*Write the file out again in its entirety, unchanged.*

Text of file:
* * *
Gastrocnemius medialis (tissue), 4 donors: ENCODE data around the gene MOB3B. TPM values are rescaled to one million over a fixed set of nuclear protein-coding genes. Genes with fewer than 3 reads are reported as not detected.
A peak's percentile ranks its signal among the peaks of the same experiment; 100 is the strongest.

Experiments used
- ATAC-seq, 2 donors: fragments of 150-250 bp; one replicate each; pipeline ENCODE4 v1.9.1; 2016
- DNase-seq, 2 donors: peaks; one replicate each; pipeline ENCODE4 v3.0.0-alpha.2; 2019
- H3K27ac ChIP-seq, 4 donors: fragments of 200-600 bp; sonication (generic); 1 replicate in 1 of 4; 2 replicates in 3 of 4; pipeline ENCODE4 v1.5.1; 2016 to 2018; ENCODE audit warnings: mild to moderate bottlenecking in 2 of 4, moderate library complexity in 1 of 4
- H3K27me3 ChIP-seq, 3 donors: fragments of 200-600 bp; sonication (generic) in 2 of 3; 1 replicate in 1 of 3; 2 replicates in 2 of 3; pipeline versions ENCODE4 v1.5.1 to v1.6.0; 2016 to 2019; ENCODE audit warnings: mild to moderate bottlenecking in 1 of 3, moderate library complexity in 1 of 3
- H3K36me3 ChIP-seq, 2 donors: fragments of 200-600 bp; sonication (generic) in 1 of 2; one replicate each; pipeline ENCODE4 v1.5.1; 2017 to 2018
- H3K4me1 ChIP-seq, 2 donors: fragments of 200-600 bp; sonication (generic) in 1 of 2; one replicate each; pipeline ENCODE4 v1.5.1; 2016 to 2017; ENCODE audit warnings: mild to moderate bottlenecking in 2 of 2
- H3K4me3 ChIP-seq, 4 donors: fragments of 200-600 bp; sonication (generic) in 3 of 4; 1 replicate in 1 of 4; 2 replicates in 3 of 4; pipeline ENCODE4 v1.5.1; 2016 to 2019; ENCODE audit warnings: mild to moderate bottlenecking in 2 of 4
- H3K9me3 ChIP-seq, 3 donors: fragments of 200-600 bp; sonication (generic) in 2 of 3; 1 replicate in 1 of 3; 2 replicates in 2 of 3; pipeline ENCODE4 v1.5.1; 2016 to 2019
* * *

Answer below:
Gastrocnemius medialis (tissue), 4 donors: ENCODE data around the gene MOB3B. TPM values are rescaled to one million over a fixed set of nuclear protein-coding genes. Genes with fewer than 3 reads are reported as not detected.
A peak's percentile ranks its signal among the peaks of the same experiment; 100 is the strongest.

Experiments used
- ATAC-seq, 2 donors: fragments of 150-250 bp; one replicate each; pipeline ENCODE4 v1.9.1; 2016
- DNase-seq, 2 donors: peaks; one replicate each; pipeline ENCODE4 v3.0.0-alpha.2; 2019
- H3K27ac ChIP-seq, 4 donors: fragments of 200-600 bp; sonication (generic); 1 replicate in 1 of 4; 2 replicates in 3 of 4; pipeline ENCODE4 v1.5.1; 2016 to 2018; ENCODE audit warnings: mild to moderate bottlenecking in 2 of 4, moderate library complexity in 1 of 4
- H3K27me3 ChIP-seq, 3 donors: fragments of 200-600 bp; sonication (generic) in 2 of 3; 1 replicate in 1 of 3; 2 replicates in 2 of 3; pipeline versions ENCODE4 v1.5.1 to v1.6.0; 2016 to 2019; ENCODE audit warnings: mild to moderate bottlenecking in 1 of 3, moderate library complexity in 1 of 3
- H3K36me3 ChIP-seq, 2 donors: fragments of 200-600 bp; sonication (generic) in 1 of 2; one replicate each; pipeline ENCODE4 v1.5.1; 2017 to 2018
- H3K4me1 ChIP-seq, 2 donors: fragments of 200-600 bp; sonication (generic) in 1 of 2; one replicate each; pipeline ENCODE4 v1.5.1; 2016 to 2017; ENCODE audit warnings: mild to moderate bottlenecking in 2 of 2
- H3K4me3 ChIP-seq, 4 donors: fragments of 200-600 bp; sonication (generic) in 3 of 4; 1 replicate in 1 of 4; 2 replicates in 3 of 4; pipeline ENCODE4 v1.5.1; 2016 to 2019; ENCODE audit warnings: mild to moderate bottlenecking in 2 of 4
- H3K9me3 ChIP-seq, 3 donors: fragments of 200-600 bp; sonication (generic) in 2 of 3; 1 replicate in 1 of 3; 2 replicates in 2 of 3; pipeline ENCODE4 v1.5.1; 2016 to 2019